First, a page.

Nature & Spirit

It is in nature that we feel connection. I remember my first spiritual experiences in nature, not in church. Church never had anything of the spirit for me (I was raised Catholic, and went to a Catholic school). But I remember lying on the grass looking at the sky and the sense of wonder at the stars. And I remember the stretch of marsh at the river’s edge, and the mysterious creatures that populate that space.

There is a special quality to the air in such places, and I am reminded that the “spirit” is, in its origin, just this same air, which we draw in, borrow for a time, and let go forth once more.

There is something about nature that escapes the instrumental. We have nothing to do there. Nothing to change or perfect. It is and grows as it always has. We clear it to build our Euclidean structures, but even before they are finished, nature colonizes them: insects and weeds, breaking the formalism of architectural geometry.

Why do we create forest monasteries? I don’t know, unless it has something to do with this connection. We are moved to contemplation, in the face of something so beyond us in time and space.

Yet for all this, we spend much of our lives battling nature. As soon as we see a cockroach, we want to get rid of it. Even the slightest, most harmless intrusion of nature’s apparent chaos prompts a swift response. Nature is an ideal for us, to be approached for a special experience, and otherwise kept at arm’s length.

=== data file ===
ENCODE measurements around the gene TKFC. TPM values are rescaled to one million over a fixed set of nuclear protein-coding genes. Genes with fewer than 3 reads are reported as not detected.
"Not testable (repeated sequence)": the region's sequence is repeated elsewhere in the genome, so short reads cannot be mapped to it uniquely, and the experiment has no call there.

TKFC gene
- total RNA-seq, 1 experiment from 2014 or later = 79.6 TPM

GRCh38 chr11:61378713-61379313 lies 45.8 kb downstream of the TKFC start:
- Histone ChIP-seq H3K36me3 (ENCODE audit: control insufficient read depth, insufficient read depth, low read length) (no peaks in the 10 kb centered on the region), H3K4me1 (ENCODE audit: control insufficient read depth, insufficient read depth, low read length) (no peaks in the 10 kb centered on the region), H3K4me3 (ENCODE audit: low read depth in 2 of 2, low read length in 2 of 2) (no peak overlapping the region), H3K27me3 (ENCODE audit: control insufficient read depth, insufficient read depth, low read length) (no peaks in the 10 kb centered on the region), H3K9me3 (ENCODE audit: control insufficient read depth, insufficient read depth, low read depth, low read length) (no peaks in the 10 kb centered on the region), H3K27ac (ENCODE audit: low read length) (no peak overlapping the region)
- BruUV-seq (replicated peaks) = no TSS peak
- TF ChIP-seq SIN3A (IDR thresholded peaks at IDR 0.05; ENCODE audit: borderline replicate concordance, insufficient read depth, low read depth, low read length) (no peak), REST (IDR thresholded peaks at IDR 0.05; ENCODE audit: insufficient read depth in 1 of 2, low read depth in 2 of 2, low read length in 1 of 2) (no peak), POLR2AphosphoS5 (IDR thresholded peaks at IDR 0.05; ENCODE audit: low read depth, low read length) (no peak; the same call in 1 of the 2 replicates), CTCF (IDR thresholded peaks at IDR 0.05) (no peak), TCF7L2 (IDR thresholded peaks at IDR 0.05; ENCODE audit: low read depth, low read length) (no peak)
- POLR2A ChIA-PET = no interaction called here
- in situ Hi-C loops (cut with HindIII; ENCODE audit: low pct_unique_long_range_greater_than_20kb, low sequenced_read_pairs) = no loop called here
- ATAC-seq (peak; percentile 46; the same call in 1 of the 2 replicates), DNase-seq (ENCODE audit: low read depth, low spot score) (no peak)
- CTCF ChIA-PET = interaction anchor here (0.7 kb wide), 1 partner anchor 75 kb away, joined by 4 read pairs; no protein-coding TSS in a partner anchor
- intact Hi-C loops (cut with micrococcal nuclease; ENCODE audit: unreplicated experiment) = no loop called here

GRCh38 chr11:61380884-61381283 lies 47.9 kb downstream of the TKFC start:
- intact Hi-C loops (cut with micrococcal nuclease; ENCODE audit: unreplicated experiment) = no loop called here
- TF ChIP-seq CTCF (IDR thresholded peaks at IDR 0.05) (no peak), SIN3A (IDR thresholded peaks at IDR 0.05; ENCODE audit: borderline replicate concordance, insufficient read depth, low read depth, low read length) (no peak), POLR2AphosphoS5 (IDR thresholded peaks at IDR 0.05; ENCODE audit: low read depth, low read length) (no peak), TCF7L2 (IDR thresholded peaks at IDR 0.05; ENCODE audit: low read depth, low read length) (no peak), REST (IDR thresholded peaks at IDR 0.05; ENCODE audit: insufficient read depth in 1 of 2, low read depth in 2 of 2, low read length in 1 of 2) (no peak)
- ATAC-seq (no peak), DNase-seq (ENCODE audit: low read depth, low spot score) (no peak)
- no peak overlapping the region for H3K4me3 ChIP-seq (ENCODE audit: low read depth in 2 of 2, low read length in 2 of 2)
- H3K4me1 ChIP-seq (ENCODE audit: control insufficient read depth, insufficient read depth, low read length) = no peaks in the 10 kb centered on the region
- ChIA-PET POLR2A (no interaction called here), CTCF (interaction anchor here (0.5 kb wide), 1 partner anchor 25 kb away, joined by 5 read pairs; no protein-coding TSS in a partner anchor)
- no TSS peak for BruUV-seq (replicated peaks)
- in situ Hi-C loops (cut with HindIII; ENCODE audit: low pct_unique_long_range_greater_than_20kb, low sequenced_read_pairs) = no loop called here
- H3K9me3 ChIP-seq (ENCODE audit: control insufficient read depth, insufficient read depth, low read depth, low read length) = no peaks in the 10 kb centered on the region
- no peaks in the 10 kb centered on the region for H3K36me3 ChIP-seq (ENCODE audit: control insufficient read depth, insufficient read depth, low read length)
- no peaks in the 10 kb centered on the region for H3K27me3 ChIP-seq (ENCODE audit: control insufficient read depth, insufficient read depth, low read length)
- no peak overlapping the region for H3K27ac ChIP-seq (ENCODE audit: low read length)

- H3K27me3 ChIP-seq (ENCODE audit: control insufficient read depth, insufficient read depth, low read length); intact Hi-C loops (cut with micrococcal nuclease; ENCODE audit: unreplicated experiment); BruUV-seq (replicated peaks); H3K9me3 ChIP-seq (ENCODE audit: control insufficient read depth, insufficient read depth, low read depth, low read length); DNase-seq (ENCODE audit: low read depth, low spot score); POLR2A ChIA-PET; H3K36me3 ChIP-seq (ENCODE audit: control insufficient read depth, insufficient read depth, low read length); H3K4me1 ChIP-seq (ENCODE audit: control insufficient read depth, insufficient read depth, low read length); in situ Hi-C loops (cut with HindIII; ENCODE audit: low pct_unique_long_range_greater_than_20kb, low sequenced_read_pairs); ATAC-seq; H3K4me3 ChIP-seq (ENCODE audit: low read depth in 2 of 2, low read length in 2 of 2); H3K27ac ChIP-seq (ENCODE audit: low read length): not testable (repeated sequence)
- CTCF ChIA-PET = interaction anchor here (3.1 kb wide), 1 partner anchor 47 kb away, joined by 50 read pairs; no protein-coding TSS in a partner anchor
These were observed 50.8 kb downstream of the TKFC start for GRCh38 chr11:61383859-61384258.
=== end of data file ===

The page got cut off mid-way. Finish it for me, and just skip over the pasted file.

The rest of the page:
And it is one of our practical problems that humans live most efficiently apart from nature, in cities. This has been pointed out by James Lovelock: ants solved the problem of high density housing of massive populations long ago. If we care about nature, we would live in massive tower blocks. We don’t need to save nature, just to get out of the way.

But of course, if we do so we cut ourselves off. City living creates alienation from nature. So the practical solution is spiritually deadening.

What to do? I have no answers. I live a twilight life, sometimes in the forest, sometimes in the city, not at home in either. Like the air that sweeps from the city to the forest, from the factory chimney to your lungs, I have no real home. I experience life as a guest, and try not to be intrusive about it.

It takes balance to live in between. To be like the breath, now part of the environment, now part of ourselves. Constantly dissolving the artificial distinctions between “self” and “other”, “artificial” and “natural”, “real” and “fake”.

People are crazy. They still argue about whether this bushfire was due to climate change, or whether that flood was. They monumentally don’t get it: everything is climate change.

Every breath you breathe in has been changed by human activity. It has less oxygen, more carbon dioxide; and it has a cocktail of substances that never existed before humans invented the factory. Every interchange in the vast surface area of your lungs is different because of climate change. Every cell in your body is different because of climate change. Every time you breathe out, you are adding more CO2 to the atmosphere. And when you die, your rotting corpse will add even more. Everything, forever, is different.

We can’t go back, and there may be no forward for us. There remains what is, and that is vanishing even as we watch. Our proud dreams of dominion will become nothing but dust. And the air will howl over the dust, but there will be no-one to listen.